IN-SITU REMEDIATION SERVICES: Surfactant FlushingMobilizing contaminants for efficient mobilization and extraction.
Removal of Non-Aqueous Phase Liquids (NAPLs) such as spent degreasing solvents (TCE and TCA), dry cleaning solvents (PCE), heavy fuel oils, and coal tar/creosote, can be one of the most challenging processes in remedial programs. IRSL offers our clients extensive experience remediating residual NAPLs using a variety of surfactants.
Surfactants (surface-active-agents) are chemical compounds that are frequently used in detergents and food products. They lower the surface tension of liquids and increase the mobility of chemicals, which in theory allows for quicker remedial time-frames. A common surfactant is dish detergent. Surfactants can promote contaminant removal by:
- Increasing the mobility of the contaminant by reducing the interfacial tension, which improves the mass removal per pore volume.
- Increasing the solubility of the contaminants.
- Allowing the surfactant solution to flow more easily into low hydraulic conductivity zones.
- Fill Materials
- Fluvial Deposits
- Fractured Carbonate Rock
- Fractured Shale
- Glacial Till
- Ionic Surfactants
- Non-ionic Surfactants
- Aromatic Volatile Organic Compounds
- Chlorinated Ethanes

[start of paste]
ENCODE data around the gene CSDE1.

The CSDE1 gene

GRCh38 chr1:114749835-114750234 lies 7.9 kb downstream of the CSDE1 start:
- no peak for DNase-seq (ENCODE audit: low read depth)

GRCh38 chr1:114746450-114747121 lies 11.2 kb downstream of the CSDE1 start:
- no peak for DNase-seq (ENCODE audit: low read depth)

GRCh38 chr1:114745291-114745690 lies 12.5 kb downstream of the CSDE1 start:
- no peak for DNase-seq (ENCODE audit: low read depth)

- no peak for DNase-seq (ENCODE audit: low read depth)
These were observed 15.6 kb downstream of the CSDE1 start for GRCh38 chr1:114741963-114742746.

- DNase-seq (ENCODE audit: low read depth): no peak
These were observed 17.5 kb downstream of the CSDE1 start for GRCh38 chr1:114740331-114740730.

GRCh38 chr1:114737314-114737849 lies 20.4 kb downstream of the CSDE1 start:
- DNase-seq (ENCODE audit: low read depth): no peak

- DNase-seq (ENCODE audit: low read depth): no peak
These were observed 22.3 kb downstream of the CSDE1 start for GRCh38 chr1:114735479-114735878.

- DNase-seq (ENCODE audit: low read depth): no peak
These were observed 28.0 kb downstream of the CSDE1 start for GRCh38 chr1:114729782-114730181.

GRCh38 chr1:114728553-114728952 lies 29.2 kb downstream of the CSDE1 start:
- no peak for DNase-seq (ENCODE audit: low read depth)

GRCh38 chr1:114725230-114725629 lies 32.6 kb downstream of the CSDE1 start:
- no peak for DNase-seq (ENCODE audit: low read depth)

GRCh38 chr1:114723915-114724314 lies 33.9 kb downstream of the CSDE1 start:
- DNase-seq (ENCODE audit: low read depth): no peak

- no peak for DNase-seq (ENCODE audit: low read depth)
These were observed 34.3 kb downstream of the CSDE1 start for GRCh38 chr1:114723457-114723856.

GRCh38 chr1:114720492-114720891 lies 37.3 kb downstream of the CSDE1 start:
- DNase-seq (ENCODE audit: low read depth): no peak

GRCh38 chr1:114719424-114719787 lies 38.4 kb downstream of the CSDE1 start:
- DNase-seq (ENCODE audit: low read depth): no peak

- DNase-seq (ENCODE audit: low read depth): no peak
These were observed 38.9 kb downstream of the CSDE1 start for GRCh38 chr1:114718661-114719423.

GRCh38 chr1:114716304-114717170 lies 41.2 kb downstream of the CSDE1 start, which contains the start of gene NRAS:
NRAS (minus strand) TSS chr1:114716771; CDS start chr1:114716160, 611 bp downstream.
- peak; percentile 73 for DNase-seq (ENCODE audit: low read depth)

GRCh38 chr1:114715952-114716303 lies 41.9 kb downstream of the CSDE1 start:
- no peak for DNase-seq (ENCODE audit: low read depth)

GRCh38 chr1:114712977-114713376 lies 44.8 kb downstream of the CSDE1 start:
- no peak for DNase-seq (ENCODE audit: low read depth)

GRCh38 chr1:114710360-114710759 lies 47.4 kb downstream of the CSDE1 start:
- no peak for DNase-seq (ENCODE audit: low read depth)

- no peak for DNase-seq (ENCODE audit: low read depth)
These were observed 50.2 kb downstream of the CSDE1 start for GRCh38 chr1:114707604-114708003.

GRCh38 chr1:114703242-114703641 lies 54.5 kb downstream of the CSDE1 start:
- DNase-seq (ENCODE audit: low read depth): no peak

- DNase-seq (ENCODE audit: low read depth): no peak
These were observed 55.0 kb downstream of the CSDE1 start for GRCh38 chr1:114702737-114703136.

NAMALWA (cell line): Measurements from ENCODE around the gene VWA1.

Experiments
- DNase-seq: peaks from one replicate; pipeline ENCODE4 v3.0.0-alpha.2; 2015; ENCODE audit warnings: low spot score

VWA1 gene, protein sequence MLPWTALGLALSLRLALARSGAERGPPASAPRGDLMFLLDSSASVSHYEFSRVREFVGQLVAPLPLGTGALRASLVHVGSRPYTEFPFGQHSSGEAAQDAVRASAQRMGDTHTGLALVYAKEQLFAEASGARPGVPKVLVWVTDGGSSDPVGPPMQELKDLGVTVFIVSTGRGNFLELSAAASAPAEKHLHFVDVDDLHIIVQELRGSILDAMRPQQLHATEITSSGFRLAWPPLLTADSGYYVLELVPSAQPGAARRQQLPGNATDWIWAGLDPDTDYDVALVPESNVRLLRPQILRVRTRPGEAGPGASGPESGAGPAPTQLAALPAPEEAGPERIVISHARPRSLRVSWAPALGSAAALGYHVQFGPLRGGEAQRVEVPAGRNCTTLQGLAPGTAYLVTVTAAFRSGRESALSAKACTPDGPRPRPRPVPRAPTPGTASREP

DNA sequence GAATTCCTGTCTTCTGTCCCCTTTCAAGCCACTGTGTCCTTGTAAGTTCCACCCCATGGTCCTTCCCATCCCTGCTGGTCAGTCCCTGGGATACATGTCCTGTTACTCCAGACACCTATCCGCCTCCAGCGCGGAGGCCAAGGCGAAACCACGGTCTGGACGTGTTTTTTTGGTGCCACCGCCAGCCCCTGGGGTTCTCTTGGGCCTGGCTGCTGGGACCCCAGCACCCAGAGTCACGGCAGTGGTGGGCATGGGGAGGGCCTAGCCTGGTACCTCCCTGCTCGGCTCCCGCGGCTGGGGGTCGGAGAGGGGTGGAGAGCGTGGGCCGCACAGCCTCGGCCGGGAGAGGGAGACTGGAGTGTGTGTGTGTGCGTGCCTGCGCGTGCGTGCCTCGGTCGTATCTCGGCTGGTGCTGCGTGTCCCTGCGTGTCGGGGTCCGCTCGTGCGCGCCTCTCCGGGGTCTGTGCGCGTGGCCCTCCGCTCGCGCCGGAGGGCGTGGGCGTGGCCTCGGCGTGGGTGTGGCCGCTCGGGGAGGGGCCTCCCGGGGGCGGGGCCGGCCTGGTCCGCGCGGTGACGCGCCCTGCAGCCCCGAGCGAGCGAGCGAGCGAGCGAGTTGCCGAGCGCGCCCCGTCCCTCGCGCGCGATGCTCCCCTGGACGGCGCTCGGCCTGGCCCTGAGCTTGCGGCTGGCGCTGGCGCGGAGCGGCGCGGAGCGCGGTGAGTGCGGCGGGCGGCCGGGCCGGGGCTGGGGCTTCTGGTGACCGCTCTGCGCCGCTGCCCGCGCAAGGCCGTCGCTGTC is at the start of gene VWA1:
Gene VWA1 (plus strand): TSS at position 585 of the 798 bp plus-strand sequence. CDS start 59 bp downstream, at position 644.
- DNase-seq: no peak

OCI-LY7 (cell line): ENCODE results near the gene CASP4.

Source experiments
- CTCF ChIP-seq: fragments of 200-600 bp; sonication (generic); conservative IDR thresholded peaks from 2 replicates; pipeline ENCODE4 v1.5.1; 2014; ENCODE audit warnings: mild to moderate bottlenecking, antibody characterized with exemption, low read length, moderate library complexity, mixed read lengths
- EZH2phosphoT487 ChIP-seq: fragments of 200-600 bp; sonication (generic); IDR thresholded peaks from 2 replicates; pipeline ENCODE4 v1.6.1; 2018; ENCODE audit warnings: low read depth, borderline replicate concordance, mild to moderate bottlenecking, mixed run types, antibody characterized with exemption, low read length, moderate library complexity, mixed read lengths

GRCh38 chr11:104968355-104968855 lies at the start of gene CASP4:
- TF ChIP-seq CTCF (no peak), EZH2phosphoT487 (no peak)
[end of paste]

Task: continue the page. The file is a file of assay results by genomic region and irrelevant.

- Chlorinated Ethenes
- Petroleum Hydrocarbons
- Polycyclic Aromatic Hydrocarbons
- NAPLs have very low solubility in water and often exist as ganglia within the subsurface. They dissolve slowly, leading to very slow rates of removal by methods such as pumping.
- Technical challenges include locating and delineating the NAPL source zone, estimating the initial NAPL mass and spatial distribution, characterizing the hydraulic properties of the aquifer, delivering and distributing the injected chemicals to the targeted zone, and designing the optimum chemical formulation for a given DNAPL composition and soil type.
- Surfactants can often be combined with oxidants or followed by oxidants in a process known as Surfactant-Enhanced Chemical Oxidation (SECO).
Surfactant flushing involves injecting a surfactant mixture into an aquifer impacted with Non-Aqueous Phase Liquids (NAPLs) to mobilize them. The surfactant and the mobilized NAPL are then removed through extraction wells, and either treated on-site or disposed of off-site.
The surfactant mixture is typically injected up-gradient of the contaminated area and allowed to flow through the impacted area. The surfactant with the mobilized contaminants is then extracted. A reverse gradient approach may also be used, which involves injecting at the down-gradient edge of impacts and then pumping the surfactant solution from up-gradient wells.